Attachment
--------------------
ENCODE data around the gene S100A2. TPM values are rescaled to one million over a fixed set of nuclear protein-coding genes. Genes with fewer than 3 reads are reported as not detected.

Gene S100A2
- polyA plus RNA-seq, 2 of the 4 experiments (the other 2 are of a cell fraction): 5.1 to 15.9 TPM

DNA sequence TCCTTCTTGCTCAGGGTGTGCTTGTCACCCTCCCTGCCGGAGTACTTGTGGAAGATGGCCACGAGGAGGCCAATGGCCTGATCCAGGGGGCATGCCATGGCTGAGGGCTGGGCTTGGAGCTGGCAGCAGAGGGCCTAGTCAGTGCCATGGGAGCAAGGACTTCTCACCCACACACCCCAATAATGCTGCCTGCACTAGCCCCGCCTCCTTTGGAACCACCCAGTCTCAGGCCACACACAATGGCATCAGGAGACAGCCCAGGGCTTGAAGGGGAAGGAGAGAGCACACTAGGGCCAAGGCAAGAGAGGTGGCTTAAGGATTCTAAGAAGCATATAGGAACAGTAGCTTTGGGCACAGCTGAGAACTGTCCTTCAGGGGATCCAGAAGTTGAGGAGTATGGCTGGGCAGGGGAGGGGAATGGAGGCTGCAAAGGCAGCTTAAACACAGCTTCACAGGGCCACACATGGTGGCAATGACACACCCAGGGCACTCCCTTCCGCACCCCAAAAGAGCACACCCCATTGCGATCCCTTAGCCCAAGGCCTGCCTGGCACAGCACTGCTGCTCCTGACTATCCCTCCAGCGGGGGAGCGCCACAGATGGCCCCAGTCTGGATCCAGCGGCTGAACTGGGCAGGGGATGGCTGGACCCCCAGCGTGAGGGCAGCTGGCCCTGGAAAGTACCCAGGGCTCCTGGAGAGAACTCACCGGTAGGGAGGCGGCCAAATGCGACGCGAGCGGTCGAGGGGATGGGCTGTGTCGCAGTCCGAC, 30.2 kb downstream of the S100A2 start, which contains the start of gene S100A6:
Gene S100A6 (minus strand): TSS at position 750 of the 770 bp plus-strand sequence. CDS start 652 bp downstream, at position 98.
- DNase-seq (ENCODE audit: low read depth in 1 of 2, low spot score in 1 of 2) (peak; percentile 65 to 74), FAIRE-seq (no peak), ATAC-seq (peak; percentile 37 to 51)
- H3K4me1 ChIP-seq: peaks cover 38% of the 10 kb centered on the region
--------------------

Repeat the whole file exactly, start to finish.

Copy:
ENCODE data around the gene S100A2. TPM values are rescaled to one million over a fixed set of nuclear protein-coding genes. Genes with fewer than 3 reads are reported as not detected.

Gene S100A2
- polyA plus RNA-seq, 2 of the 4 experiments (the other 2 are of a cell fraction): 5.1 to 15.9 TPM

DNA sequence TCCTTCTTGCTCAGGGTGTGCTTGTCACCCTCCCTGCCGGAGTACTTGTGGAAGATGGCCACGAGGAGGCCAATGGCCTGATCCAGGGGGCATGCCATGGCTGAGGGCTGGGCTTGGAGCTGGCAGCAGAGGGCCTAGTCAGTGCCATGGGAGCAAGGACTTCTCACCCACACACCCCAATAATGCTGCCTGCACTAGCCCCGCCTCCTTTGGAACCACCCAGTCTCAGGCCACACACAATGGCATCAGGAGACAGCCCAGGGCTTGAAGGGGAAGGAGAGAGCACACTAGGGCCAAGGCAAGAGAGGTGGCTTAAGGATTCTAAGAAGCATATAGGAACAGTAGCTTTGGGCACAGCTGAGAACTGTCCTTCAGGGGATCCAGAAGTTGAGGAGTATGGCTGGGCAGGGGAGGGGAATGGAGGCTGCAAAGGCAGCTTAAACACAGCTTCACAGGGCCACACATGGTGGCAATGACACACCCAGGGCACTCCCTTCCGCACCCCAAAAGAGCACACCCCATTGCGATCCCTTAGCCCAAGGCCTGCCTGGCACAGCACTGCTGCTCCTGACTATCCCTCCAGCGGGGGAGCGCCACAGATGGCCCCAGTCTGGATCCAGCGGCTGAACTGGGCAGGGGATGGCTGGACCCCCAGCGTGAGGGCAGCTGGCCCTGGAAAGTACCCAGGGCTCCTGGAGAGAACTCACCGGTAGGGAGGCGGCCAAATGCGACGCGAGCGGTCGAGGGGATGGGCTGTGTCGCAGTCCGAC, 30.2 kb downstream of the S100A2 start, which contains the start of gene S100A6:
Gene S100A6 (minus strand): TSS at position 750 of the 770 bp plus-strand sequence. CDS start 652 bp downstream, at position 98.
- DNase-seq (ENCODE audit: low read depth in 1 of 2, low spot score in 1 of 2) (peak; percentile 65 to 74), FAIRE-seq (no peak), ATAC-seq (peak; percentile 37 to 51)
- H3K4me1 ChIP-seq: peaks cover 38% of the 10 kb centered on the region